Carol McGury leads the team that delivers powerful results to SmithBucklin's client organizations through the creation and management of educational programming, conference design, business model development, marketing, technology, logistics, and trade show and sponsorship sales and fulfilment.
Due to heightened competition in the event marketplace, it is critical for organizations to annually rethink their congress strategies and redesign their educational programs and exhibitions to drive attendee experience. This re-invention helps organizations re-energize attendees, exhibitors and sponsors every year.
One approach to redesigning the experience is to keep 80 percent of your congress consistent while reformatting the other 20 percent to address the needs of a segment of your audience. This audience segment could include valued partners, exhibitors and sponsors, or a specific attendee demographic that you are trying to attract or retain.
INCOMPAS, the leading trade association representing communications and technology companies that provide broadband communication products and services to businesses and residential customers, leveraged SmithBucklin's creative design approach to restructure its congress and exhibition. Educational sessions were moved into a center "HUB” within the exhibition, and exhibition receptions were increased to maximize traffic. Attendees and exhibitors viewed the exhibition as an integrated networking area and traffic increased by more than 25 percent.
Organizations also are reinventing their congress experience by engaging their exhibition attendees in special areas designated for wellness and creative activities. These areas invite attendees to step away from a busy day of learning, decompress and network with like-minded individuals while painting, participating in a fitness activity, or tasting wine. These activities also attract millennials, who prefer hands-on engagement versus passive listening.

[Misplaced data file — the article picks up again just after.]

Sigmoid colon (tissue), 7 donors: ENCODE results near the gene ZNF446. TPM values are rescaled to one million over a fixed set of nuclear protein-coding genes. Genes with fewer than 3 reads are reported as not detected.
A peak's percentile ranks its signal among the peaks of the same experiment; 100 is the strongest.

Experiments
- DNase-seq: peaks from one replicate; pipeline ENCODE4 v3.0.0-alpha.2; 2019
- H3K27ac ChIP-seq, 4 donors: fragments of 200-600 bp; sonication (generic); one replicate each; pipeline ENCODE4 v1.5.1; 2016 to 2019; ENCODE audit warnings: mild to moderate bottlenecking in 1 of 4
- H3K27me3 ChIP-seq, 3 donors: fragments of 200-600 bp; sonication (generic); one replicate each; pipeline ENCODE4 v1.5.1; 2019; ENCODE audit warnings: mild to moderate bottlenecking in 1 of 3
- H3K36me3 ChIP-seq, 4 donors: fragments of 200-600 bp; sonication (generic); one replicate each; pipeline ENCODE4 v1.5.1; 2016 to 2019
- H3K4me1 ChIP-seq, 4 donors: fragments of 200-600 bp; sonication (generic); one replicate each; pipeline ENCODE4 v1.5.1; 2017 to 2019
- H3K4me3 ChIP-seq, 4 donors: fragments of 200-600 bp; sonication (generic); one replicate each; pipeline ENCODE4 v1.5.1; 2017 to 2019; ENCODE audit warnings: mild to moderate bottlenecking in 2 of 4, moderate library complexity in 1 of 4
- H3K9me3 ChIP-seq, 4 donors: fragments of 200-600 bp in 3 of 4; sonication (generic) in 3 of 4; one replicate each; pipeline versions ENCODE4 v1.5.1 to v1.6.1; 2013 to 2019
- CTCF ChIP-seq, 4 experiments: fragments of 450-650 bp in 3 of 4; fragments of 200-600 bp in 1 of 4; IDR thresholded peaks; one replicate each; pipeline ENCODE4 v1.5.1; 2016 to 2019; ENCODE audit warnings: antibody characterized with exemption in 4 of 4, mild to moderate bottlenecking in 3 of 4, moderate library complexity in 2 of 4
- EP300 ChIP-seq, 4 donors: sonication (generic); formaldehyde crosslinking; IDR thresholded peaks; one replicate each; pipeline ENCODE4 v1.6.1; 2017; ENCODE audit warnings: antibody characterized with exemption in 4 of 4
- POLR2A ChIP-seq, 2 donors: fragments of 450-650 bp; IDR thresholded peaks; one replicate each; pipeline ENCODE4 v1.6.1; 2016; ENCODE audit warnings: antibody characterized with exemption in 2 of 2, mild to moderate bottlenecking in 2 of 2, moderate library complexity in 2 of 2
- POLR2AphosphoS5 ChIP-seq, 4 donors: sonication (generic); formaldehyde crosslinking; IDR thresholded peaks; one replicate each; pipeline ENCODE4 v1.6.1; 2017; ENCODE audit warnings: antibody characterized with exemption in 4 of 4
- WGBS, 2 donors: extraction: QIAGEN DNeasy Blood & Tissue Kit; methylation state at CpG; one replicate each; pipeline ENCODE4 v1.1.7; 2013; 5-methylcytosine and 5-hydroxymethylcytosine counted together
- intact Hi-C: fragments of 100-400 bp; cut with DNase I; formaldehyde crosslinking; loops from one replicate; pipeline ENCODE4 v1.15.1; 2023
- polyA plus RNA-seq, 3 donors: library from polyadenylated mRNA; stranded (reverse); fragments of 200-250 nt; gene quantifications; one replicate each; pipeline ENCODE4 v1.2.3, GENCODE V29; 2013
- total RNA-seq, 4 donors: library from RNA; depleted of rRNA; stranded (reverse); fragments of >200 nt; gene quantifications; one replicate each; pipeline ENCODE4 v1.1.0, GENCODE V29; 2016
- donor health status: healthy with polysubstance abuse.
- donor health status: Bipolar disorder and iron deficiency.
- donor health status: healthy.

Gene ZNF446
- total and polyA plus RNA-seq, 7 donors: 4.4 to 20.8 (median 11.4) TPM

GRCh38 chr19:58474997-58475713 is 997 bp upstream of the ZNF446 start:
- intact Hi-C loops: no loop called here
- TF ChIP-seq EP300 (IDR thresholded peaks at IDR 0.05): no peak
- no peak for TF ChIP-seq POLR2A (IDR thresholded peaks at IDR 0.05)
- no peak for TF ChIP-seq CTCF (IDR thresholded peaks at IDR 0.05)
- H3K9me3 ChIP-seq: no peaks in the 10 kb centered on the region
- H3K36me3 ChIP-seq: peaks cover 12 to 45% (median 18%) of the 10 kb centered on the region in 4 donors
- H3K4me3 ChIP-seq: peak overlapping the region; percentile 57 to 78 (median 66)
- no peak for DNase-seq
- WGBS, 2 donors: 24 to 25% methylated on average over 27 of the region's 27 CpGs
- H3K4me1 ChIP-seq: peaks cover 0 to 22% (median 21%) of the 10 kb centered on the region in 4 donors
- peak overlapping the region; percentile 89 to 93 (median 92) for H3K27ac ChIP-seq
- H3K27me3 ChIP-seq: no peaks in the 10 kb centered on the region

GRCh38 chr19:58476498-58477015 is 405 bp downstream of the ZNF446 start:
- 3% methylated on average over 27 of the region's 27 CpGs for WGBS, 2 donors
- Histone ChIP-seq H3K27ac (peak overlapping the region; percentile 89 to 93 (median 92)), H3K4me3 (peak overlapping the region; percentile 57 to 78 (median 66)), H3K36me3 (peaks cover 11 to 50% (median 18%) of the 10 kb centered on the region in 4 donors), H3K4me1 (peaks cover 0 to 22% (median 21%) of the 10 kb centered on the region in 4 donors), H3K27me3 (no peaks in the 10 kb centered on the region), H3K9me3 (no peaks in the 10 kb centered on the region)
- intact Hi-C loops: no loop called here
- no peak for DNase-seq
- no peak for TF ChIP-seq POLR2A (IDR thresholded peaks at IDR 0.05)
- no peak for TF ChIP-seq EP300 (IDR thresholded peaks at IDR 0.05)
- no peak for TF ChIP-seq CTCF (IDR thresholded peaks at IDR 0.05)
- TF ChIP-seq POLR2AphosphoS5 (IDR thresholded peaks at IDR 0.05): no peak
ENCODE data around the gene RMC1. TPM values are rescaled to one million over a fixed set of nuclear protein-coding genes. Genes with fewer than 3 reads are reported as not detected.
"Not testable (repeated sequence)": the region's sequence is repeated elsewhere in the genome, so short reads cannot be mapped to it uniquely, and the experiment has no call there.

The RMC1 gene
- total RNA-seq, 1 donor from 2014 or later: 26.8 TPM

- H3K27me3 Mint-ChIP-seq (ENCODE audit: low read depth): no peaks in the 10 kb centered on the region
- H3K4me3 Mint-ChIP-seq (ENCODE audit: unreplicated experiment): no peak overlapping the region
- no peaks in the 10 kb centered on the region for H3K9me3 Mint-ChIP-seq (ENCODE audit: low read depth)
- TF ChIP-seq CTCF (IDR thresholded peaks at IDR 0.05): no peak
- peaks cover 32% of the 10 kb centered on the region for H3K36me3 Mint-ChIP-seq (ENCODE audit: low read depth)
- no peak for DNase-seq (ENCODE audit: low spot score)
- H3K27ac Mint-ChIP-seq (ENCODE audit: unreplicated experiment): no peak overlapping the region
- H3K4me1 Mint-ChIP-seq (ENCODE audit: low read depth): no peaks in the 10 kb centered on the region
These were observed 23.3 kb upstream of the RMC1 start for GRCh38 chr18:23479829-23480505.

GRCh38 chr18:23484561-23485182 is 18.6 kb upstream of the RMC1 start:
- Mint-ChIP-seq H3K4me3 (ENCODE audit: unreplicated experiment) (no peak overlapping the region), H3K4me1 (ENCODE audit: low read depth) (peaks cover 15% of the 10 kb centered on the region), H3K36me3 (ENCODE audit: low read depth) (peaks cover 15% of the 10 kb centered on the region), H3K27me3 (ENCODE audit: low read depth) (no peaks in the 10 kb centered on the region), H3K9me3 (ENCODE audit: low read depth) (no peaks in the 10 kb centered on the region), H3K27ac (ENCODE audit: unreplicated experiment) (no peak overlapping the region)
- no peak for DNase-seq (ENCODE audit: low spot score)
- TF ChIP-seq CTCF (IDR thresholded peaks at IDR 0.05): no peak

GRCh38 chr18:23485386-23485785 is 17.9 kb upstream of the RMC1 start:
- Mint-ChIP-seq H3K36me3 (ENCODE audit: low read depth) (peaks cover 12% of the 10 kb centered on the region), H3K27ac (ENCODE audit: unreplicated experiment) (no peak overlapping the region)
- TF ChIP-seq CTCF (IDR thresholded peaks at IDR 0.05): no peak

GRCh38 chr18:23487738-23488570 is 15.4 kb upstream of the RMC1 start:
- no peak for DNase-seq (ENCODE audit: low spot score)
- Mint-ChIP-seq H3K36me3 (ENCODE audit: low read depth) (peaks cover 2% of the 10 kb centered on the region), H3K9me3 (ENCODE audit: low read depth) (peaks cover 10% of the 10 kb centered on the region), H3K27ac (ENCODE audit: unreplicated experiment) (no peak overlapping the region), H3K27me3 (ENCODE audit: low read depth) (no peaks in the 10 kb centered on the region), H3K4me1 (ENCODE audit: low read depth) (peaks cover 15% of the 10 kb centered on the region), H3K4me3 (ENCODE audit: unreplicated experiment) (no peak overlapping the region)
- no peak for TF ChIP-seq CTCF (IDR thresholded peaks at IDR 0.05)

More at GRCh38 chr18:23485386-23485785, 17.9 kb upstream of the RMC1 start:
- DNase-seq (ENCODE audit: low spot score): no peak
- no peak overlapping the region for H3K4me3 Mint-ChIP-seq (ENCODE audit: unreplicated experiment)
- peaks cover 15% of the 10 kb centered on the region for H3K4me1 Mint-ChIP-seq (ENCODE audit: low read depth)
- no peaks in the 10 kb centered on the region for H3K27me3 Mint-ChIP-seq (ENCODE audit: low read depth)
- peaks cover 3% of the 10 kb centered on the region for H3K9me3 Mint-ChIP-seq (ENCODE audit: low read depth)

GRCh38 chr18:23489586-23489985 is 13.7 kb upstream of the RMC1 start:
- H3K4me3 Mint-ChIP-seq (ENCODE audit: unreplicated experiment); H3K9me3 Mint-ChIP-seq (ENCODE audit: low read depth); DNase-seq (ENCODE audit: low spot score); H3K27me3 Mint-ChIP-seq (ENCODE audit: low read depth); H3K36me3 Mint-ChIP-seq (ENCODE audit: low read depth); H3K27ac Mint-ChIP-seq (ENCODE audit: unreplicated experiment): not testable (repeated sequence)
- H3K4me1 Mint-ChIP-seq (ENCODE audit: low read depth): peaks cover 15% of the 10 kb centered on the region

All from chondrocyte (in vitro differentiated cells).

Personalization is another way to enhance congress participants' experience. Introducing the element of surprise into your congress truly delights participants. They leave the event talking about what happened and wondering what will happen next year. An example is called ROCKs - Random Occurrences of Conference Kindness. SHARE, an enterprise IT user group, leveraged this concept for its 60th anniversary celebration. Attendees received small gifts, such as gift cards and branded products, when they least expected it - waiting in line for coffee, asking a question at an educational session or simply networking at a reception. By employing ROCKs at its congress, SHARE created fun, lasting memories for its attendees.
Similarly, the Association for Computing Machinery's Special Interest Group on Computer Graphics and Interactive Techniques (ACM SIGGRAPH) - an international community of researchers, artists, developers, filmmakers, scientists and business professionals with a mission to foster and celebrate innovation in computer graphics and interactive techniques - delivers strong congress engagement for its more than 15,000 attendees. Students and members of the community serve as ambassadors of the congress; the event features simulations in augmented reality and virtual reality as well as hands-on student competitions. A newly created VIP program for attendees provided a select group of attendees to enjoy benefits that included a private registration area, early access to highly attended sessions and special access to the exhibit hall. The platinum category was limited to 300 participants and sold out quickly.
Redesigning the classroom experience also increases participant engagement. Because adult learners retain information better when they are immersed in the experience rather than attending lectures, organizations offering educational programs are having success with gamification, having speakers serve as dialogue facilitators, or providing interactive sessions led by members. The American Urogynecologic Society (AUGS) - the premier nonprofit organization representing professionals dedicated to treating female pelvic floor disorders - conducted a plenary session at its annual scientific congress that featured a live, remote broadcast of three operations performed by AUGS members who are leading surgeons in the field. The session also included physicians on-site moderating and conducting cadaveric demonstrations. It provided a rare opportunity for attendees to learn directly from renowned surgeons and physicians.
Organizations should focus on evaluating and redesigning their event models to address the emerging needs of attendees, exhibitors and sponsors. Pushing for new ideas will help continually improve the event each year, which will re-energize stakeholders and lead to greater participation.